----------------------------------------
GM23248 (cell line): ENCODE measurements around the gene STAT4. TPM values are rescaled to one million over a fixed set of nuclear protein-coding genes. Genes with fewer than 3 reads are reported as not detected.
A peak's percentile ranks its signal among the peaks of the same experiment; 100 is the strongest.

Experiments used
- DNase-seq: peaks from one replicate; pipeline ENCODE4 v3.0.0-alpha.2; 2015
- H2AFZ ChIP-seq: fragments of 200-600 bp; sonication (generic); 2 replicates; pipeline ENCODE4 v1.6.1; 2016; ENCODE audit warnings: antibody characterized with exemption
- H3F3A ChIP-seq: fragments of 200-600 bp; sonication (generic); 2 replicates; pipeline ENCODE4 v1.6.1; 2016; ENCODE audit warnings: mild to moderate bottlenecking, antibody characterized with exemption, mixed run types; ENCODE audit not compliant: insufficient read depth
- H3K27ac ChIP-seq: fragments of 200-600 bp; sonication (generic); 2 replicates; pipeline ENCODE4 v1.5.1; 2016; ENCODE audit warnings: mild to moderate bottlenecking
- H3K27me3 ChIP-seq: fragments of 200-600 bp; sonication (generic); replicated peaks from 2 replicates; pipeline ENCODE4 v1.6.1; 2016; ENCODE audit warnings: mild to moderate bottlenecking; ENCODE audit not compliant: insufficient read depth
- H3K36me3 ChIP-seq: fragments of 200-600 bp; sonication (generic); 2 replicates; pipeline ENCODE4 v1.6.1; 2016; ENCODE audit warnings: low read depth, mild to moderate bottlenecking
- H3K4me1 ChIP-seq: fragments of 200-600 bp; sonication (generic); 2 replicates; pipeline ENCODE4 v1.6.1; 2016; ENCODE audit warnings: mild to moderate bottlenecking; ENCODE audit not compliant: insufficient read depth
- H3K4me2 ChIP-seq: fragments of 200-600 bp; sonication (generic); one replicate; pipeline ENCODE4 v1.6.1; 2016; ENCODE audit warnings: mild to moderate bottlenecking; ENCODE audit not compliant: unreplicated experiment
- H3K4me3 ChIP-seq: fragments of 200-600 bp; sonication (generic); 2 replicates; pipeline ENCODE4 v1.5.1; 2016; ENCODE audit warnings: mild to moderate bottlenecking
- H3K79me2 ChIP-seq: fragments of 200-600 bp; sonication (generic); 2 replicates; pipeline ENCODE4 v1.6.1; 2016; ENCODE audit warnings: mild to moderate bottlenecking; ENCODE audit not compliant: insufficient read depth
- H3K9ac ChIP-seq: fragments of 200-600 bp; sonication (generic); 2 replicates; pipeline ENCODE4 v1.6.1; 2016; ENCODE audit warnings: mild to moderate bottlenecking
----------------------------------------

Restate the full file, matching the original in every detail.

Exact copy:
GM23248 (cell line): ENCODE measurements around the gene STAT4. TPM values are rescaled to one million over a fixed set of nuclear protein-coding genes. Genes with fewer than 3 reads are reported as not detected.
A peak's percentile ranks its signal among the peaks of the same experiment; 100 is the strongest.

Experiments used
- DNase-seq: peaks from one replicate; pipeline ENCODE4 v3.0.0-alpha.2; 2015
- H2AFZ ChIP-seq: fragments of 200-600 bp; sonication (generic); 2 replicates; pipeline ENCODE4 v1.6.1; 2016; ENCODE audit warnings: antibody characterized with exemption
- H3F3A ChIP-seq: fragments of 200-600 bp; sonication (generic); 2 replicates; pipeline ENCODE4 v1.6.1; 2016; ENCODE audit warnings: mild to moderate bottlenecking, antibody characterized with exemption, mixed run types; ENCODE audit not compliant: insufficient read depth
- H3K27ac ChIP-seq: fragments of 200-600 bp; sonication (generic); 2 replicates; pipeline ENCODE4 v1.5.1; 2016; ENCODE audit warnings: mild to moderate bottlenecking
- H3K27me3 ChIP-seq: fragments of 200-600 bp; sonication (generic); replicated peaks from 2 replicates; pipeline ENCODE4 v1.6.1; 2016; ENCODE audit warnings: mild to moderate bottlenecking; ENCODE audit not compliant: insufficient read depth
- H3K36me3 ChIP-seq: fragments of 200-600 bp; sonication (generic); 2 replicates; pipeline ENCODE4 v1.6.1; 2016; ENCODE audit warnings: low read depth, mild to moderate bottlenecking
- H3K4me1 ChIP-seq: fragments of 200-600 bp; sonication (generic); 2 replicates; pipeline ENCODE4 v1.6.1; 2016; ENCODE audit warnings: mild to moderate bottlenecking; ENCODE audit not compliant: insufficient read depth
- H3K4me2 ChIP-seq: fragments of 200-600 bp; sonication (generic); one replicate; pipeline ENCODE4 v1.6.1; 2016; ENCODE audit warnings: mild to moderate bottlenecking; ENCODE audit not compliant: unreplicated experiment
- H3K4me3 ChIP-seq: fragments of 200-600 bp; sonication (generic); 2 replicates; pipeline ENCODE4 v1.5.1; 2016; ENCODE audit warnings: mild to moderate bottlenecking
- H3K79me2 ChIP-seq: fragments of 200-600 bp; sonication (generic); 2 replicates; pipeline ENCODE4 v1.6.1; 2016; ENCODE audit warnings: mild to moderate bottlenecking; ENCODE audit not compliant: insufficient read depth
- H3K9ac ChIP-seq: fragments of 200-600 bp; sonication (generic); 2 replicates; pipeline ENCODE4 v1.6.1; 2016; ENCODE audit warnings: mild to moderate bottlenecking